Before you read on I feel the need to forewarn you that this is a breastfeeding post. The reason being that as a new mum I’ve felt there so much of a stigma and pressure attached to breastfeeding. There so much about breast is best vs fed is best, breastfeeding in public, support or lack of support, pressure to breastfeed, pressure to bottle feed and judgements about whether you are or not. I’m not in anyway going use this post as a way to promote breast or formula feeding, I just wish to share my journey.
I must also add, that during the process of establishing breastfeeding I was lucky, I’ve hit stumbling blocks and although it felt like every hurdle I overcame I was faced with another, my difficulties are nothing compared to what some mothers go through. Nevertheless, from day one I loved breastfeeding my daughter and thrived on the bond it created between us making each little hiccup worth battling against and even though we’re not quite there yet, I’ve still the determination and passion to keep going.
So after what felt like the longest pregnancy ever (my daughter arrived late after I was induced) my dear daughter was placed in my arms for her first feed. A midwife aided me in helping her search and get latched on, it was a bit hit and miss at first, but I was chilled and between us we got there eventually and my daughter was happily suckling. Looking back, it wasn’t perfect, it was comfortable for us both, she was calm and appeared to be getting what she needed, so we were off to a good start. I’d been given some advice by the midwife some of which I remember but quite frankly I’d just endured 14 hrs of being induced, 12 hrs of labour and then 9 mins of childbirth, my long awaited baby girl was here and me and husband had a lot to take in.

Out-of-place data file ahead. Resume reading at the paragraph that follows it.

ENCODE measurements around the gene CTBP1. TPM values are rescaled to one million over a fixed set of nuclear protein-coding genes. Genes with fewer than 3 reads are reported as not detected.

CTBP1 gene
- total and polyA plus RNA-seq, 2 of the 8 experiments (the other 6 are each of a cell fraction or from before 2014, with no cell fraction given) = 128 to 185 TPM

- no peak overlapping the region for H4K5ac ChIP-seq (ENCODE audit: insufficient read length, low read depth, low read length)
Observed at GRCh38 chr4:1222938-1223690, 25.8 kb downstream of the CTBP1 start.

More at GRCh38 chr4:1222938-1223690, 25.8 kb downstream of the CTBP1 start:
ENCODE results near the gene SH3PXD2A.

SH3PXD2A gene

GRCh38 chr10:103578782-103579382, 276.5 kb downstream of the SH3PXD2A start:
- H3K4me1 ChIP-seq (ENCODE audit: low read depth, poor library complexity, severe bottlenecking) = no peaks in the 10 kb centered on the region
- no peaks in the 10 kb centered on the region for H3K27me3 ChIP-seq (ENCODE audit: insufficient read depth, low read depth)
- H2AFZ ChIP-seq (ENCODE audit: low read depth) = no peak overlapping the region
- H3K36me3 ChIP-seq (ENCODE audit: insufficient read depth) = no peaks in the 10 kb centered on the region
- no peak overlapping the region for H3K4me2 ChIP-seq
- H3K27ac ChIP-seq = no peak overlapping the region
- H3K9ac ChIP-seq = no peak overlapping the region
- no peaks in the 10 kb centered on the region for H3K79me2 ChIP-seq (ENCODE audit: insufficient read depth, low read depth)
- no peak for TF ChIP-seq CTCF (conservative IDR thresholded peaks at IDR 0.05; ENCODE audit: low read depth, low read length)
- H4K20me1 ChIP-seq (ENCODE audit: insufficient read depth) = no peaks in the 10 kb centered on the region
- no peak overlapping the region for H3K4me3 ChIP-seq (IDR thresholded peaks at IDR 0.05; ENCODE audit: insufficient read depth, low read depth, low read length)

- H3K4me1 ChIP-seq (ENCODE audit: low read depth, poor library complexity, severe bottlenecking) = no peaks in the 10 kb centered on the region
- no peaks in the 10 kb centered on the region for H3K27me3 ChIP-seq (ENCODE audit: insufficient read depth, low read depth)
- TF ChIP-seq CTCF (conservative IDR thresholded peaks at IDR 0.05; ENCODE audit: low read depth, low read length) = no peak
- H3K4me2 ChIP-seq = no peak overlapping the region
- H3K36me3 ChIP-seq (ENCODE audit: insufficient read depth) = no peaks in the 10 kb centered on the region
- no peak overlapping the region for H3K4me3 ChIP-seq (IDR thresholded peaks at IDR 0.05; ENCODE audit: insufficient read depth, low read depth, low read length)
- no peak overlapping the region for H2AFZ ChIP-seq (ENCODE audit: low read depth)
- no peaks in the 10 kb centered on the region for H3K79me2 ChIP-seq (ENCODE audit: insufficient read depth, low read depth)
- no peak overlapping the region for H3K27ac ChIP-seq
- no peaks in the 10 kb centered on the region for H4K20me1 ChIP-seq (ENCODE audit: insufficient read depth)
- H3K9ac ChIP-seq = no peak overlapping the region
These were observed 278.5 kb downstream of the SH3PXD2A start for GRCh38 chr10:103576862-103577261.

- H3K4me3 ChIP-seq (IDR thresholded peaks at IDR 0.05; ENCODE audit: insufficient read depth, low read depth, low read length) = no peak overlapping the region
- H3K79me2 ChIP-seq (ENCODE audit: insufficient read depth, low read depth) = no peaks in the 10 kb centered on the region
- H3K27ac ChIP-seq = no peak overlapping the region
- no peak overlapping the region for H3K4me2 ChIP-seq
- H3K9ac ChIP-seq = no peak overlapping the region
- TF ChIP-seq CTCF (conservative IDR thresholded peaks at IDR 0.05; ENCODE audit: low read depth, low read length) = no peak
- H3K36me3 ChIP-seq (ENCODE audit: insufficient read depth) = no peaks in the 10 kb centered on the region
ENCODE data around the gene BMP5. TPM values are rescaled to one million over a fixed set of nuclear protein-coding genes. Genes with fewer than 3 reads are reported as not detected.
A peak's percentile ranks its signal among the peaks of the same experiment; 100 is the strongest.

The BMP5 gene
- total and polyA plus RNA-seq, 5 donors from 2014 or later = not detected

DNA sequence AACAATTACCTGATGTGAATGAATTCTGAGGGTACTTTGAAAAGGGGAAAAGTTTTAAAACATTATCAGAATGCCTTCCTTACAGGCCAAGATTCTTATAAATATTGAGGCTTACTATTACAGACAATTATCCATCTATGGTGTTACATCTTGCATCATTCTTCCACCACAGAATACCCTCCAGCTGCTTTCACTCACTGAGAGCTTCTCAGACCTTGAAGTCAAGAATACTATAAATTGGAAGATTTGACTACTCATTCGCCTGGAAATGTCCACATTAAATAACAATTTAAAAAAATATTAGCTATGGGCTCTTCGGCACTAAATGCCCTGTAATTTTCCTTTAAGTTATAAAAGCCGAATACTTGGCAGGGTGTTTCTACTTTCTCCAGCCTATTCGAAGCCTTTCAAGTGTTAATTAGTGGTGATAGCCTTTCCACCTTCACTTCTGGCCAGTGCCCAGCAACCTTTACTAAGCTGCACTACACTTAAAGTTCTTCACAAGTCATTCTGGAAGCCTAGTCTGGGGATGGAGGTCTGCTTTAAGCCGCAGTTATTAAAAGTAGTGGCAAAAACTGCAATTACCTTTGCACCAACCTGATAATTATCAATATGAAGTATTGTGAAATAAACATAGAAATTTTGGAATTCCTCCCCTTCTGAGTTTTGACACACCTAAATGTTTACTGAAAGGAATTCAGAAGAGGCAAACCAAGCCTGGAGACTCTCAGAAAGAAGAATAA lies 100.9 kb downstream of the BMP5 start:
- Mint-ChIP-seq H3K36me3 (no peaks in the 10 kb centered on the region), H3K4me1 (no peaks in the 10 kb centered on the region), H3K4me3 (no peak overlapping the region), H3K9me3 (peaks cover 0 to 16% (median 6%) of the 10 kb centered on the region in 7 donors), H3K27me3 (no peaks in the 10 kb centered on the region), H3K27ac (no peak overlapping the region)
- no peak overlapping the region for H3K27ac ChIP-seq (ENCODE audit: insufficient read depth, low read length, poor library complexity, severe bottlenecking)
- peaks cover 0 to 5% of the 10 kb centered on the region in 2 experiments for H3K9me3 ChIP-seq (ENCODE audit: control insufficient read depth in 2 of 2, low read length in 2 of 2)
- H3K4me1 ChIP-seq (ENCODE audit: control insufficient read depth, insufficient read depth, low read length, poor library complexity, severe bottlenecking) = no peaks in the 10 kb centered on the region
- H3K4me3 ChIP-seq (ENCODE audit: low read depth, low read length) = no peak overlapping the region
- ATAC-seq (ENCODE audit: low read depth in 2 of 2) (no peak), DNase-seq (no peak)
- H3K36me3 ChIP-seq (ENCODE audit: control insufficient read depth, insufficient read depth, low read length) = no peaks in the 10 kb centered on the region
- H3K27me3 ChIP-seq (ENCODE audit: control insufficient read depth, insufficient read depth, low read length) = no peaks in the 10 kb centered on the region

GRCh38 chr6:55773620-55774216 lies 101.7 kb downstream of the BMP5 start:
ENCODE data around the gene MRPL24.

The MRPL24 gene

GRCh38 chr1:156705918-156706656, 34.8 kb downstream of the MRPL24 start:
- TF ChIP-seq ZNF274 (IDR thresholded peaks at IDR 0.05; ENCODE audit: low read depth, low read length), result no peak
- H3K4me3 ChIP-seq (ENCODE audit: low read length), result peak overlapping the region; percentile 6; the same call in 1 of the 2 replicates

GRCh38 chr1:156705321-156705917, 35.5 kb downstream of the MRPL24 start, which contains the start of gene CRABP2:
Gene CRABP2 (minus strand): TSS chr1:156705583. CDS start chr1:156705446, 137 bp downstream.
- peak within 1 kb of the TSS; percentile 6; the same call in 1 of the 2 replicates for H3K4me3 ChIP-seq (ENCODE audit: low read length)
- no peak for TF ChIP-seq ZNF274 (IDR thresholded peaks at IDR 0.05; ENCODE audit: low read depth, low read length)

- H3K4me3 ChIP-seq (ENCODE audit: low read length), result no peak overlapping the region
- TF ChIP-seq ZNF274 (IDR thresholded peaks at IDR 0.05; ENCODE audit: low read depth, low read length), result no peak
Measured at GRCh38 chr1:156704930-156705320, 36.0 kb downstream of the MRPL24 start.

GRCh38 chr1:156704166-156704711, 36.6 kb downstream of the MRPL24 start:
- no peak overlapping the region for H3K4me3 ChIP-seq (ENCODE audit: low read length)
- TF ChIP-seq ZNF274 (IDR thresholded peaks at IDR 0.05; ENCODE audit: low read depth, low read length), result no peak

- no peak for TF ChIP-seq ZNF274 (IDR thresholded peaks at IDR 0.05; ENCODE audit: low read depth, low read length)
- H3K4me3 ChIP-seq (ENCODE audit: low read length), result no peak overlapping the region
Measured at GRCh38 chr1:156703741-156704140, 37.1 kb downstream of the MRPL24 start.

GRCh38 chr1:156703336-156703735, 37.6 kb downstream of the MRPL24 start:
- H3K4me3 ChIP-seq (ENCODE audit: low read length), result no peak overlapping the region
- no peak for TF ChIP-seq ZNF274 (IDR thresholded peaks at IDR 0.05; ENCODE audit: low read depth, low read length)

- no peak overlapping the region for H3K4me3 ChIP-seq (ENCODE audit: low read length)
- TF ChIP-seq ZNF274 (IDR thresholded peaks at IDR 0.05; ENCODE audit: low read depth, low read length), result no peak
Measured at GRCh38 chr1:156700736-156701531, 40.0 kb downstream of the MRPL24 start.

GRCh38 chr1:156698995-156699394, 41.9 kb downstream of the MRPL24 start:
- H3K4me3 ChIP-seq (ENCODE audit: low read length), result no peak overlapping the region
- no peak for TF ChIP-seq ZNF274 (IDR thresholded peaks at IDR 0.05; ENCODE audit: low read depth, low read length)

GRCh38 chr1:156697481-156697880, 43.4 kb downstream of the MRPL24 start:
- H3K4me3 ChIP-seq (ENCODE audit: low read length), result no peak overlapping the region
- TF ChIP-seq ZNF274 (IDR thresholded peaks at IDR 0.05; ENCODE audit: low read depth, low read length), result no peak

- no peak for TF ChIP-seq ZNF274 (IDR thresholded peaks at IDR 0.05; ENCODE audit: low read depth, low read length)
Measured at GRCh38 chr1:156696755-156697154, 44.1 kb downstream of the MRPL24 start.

I had to stay in hospital for a couple of days and was visited on the ward by a breastfeeding champion as well as several midwives, all of which checked my latch and observed feeds and I was commended on how well me and baby were doing at breastfeeding. My confidence grew and I felt on top of the world, I was feeding and nourishing my child whilst bonding and loving her in one of the most natural ways possible..Bliss!!
We got home and things appeared to still be going well, she was cluster feeding, calm on the breast, I was offering both breasts each feed, returning to the last fed side when appropriate and following all the advice given during my antenatal class. I went through engorgement and let down pains, sore nipples from the new experience-all the crappy, painful bits no one tells you about, but was constantly reassured that this was all normal and I just needed to ride it out, she was feeding well and the visiting midwives and health visitors were happy.
I had a nagging doubt though, I wondered if something was wrong, was she getting enough, was she latched right? I kept getting told I was just fretting and everything was fine, she was almost back up to her birth weight and the midwife discharged us, the health visitor came the very next day and once again confirmed everything was fine and that she was happy with the number nappies etc and that my latch looked good, she would see me again when she was 8 weeks old.
That nagging doubt disappeared and we sailed on in our breastfeeding journey, however I couldn’t help but think she was a bit dinky another week or two down the line. Coming from a petite family I didn’t worry too much, she was bright eyed and bushy tailed and feeding loads!!!